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Civic pride
26 Dec 2019 - Daniel Sturley
Gallery

Birmingham, the City Skyline from Lickey Hills - 25th December 2019

Daniel went out to the Lickey Hills Country Park in the winter low sunshine to get some photos of the city skyline from some seven miles away, more in the full post.

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Birmingham, the City Skyline from Lickey Hills - 25th December 2019





Daniel went out to the Lickey Hills Country Park in the winter low sunshine to get some photos of the city skyline from some seven miles away, more in the full post.


Photos by Daniel Sturley

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80 passion points
Green open spaces
23 Dec 2019 - Elliott Brown
Inspiration

The Peace Garden, a nice peaceful place to relax and remember

The Peace Garden is located off Bath Row on the land which used to be St Thomas's Church, until it was destroyed during World War 2. First laid out in 1955, it was redesigned in 1995 on the 50th anniversary of the end of WW2. World leaders of the G8 came here in 1998, and they each planted a tree. You can sit and relax here, read the plaques of peace. It's not far from The Cube.

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The Peace Garden, a nice peaceful place to relax and remember





The Peace Garden is located off Bath Row on the land which used to be St Thomas's Church, until it was destroyed during World War 2. First laid out in 1955, it was redesigned in 1995 on the 50th anniversary of the end of WW2. World leaders of the G8 came here in 1998, and they each planted a tree. You can sit and relax here, read the plaques of peace. It's not far from The Cube.


The Peace Garden

Located on Bath Row in Birmingham, between Five Ways and Holloway Circus. This small peaceful park is also on Granville Street, Ridley Street and Washington Street. The ruins of the Church of St Thomas are on the corner of Granville Street and Bath Row.

St Thomas's Church was completed in 1829, one of the so called 'Waterloo Churches'. Built following the victory at the Battle of Waterloo in 1815. It survived until the Birmingham Blitz in 1940 when German bombs destroyed it. It was never rebuilt.

The ground were laid out for the coronation of Queen Elizabeth II in 1953. The Peace Garden was redesigned in 1995 on the occasion of the 50th anniversary of the end of World War 2. The First World War Colonnade built in 1925 in what is now Centenary Square (near the Hall of Memory), was relocated here when the first Centenary Square was being built from 1989.

World leaders of the G8 came to the Peace Garden in 1998, each planting a tree and unveiling a plaque, including Tony Blair (British PM from 1997 - 2007) and Bill Clinton (US President from 1993 - 2001).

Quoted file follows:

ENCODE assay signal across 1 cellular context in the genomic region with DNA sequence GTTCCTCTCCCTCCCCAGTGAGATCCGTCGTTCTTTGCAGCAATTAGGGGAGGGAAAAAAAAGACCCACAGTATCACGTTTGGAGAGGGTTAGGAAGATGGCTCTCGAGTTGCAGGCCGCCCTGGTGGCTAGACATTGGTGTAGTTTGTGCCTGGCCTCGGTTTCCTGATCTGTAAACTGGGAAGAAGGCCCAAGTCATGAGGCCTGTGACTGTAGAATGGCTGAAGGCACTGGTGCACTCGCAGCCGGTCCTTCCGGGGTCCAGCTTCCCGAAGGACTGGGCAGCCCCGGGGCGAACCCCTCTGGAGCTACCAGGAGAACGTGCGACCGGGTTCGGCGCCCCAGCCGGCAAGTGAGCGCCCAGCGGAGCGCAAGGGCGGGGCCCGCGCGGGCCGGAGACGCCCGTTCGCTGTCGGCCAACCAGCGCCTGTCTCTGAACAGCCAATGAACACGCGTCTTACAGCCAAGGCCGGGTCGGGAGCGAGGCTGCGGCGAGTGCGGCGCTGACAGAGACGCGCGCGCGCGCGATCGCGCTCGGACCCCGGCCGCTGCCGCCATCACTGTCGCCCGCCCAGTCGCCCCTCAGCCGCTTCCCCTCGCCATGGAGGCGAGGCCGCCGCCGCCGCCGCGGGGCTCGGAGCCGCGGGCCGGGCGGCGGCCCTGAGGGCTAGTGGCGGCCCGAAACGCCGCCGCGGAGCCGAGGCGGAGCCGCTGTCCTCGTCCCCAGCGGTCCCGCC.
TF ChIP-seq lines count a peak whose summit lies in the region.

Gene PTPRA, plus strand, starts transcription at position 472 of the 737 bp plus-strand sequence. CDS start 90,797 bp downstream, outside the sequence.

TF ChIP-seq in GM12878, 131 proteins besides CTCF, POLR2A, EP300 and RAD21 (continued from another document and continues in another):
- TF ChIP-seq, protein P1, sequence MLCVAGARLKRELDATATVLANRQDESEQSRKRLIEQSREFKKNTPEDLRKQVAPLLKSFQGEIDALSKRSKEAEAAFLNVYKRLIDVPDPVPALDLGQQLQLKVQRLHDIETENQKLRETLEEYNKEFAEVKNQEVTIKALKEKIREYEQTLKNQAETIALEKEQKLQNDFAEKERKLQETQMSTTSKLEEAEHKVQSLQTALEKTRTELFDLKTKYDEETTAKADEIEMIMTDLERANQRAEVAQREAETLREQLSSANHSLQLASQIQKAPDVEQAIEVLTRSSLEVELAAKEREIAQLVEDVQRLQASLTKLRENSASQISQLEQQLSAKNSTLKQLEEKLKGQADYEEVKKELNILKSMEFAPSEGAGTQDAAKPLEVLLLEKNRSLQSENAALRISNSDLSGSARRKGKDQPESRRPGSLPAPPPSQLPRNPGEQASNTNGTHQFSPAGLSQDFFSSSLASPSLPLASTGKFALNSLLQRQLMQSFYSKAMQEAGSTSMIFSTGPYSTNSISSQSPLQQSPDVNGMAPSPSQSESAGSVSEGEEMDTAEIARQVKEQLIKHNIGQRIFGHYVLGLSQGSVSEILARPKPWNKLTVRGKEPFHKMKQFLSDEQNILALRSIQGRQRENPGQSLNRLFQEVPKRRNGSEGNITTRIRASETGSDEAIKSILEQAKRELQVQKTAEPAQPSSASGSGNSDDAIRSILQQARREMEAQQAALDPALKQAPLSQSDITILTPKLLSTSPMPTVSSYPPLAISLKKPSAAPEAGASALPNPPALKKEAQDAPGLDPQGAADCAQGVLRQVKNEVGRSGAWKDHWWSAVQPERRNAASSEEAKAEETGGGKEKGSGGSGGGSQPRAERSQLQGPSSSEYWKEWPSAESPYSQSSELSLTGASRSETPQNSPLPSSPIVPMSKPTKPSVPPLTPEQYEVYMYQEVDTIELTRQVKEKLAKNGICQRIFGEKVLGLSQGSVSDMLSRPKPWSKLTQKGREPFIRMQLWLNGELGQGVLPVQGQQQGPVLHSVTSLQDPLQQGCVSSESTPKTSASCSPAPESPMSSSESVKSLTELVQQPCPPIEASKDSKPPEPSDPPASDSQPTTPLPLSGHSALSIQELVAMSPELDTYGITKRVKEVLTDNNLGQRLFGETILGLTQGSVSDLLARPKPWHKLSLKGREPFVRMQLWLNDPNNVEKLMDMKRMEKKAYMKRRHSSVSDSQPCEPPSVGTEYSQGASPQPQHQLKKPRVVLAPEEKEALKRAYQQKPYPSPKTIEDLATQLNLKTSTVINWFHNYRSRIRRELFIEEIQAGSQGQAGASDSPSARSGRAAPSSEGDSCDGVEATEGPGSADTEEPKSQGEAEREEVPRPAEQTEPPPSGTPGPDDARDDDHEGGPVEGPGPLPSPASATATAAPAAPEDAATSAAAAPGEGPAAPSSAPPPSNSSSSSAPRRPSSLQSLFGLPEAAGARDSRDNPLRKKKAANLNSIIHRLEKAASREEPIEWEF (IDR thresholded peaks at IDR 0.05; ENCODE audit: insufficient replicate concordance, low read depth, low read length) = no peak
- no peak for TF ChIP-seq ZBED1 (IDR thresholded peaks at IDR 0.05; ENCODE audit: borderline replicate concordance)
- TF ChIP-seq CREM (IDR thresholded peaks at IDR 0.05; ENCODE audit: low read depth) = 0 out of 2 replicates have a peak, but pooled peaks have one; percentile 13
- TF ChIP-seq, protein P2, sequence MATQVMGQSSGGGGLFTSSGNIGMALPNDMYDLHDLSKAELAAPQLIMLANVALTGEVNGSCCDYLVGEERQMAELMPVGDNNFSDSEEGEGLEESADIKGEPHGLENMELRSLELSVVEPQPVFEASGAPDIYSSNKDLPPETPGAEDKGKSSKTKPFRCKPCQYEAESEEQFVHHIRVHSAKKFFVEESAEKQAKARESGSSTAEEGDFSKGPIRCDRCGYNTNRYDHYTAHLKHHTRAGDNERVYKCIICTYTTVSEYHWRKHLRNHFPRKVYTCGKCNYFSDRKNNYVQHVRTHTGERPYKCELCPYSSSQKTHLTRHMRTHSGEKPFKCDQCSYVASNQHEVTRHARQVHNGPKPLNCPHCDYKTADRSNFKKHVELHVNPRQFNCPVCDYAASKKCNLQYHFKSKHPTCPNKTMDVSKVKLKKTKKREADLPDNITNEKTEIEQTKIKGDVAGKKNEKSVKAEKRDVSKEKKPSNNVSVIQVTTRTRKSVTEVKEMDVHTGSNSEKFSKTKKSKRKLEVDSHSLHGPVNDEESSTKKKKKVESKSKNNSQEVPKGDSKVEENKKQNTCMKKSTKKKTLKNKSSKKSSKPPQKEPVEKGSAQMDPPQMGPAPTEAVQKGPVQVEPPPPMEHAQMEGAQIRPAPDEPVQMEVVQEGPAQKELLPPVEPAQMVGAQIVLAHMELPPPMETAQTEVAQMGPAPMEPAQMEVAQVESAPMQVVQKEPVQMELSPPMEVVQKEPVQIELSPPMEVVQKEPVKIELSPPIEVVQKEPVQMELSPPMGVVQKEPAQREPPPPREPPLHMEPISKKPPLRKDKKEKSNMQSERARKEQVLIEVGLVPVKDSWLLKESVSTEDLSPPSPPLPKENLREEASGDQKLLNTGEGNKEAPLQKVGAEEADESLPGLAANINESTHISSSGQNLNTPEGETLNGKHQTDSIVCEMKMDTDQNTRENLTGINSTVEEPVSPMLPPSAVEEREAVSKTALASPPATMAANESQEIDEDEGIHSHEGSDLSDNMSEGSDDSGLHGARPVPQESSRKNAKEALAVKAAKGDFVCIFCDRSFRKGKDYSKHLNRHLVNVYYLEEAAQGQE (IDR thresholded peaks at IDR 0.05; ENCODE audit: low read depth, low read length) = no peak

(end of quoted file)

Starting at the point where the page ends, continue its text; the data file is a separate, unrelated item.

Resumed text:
Most of my photos of the Peace Garden were taken in 2009.

The Colonnade seen in March 2009 from Ridley Street. It was designed by S. N. Cooke and W. N. Twist, in 1925.

My first proper visit to the Peace Garden was in April 2009. Here I was having a close up look inside of the Colonnade. Peace plaques on the wall to the left.

The Colonnade viewed from the Peace Garden. Lots of flowers in the flower beds at the time.

First look at the ruins of St Thomas's Church. The clock tower and columns had survived. There was also plaques inside. Railings were designed by Anuradha Patel.

The paths and lawns were laid out in a cross design by the looks of it. Benches to sit on and contemplate as the world goes by.

Circle in the middle with a message of peace.

"May Peace Prevail On Earth".

Some of the Peace Garden plaques. This one about St Thomas's Church being a victim of World War 2.

This plaque on the ground for the British Nuclear Test's Veterans Assocation. It was placed here in September 1994.

Two plaques in the Colonnade (there are more). National Service for Crown and Country (1939 - 1962). And National Service Memorial  to Peace.

19g8 The Birmingham Summit. Eight trees were planted in the Peace Garden to represent each of the G8 nations taking part in the Birmingham Summit 15 - 17 May 1998. Hard to believe that this was 21 years ago now! Can we have another summit at The ICC in the 2020s?

This was in January 2011. The view of the clock tower of the ruins of St Thomas's Church and the Colonnade from Washington Street. With the Colonnade on Ridley Street.

This view of St Thomas's Church ruins from Granville Street.

A look at the Anuradha Patel railings at the Peace Garden during February 2015. It has images of doves of peace. This was from Granville Street.

The gate from Washington Street was looking closed. Some of the plaques could to with some TLC. The view towards St Thomas's Church. This is the main entrance to the gardens.

This December 2016 view of the ruins of St Thomas's Church seen from Bath Row. Looking in good condition in the winter sunshine. This is the view from the bus stop. You can now get the 80, 80A, X20, X21 and X22 on the opposite side of the road. While you can also get the 23 and 24 on the stop towards New Street Station.

Zoom in to the clock. I wonder if it is still ticking? It must be, as in my other photos the clock hands are at different times.

A few more plaques seen during November 2017. This one for the Federation of Ex-Service Associations Birmingham.

This one for the Royal Naval Engine Room Association.

Close up look at the plaque I previously saw in 2009 for the National Service for Crown and Country.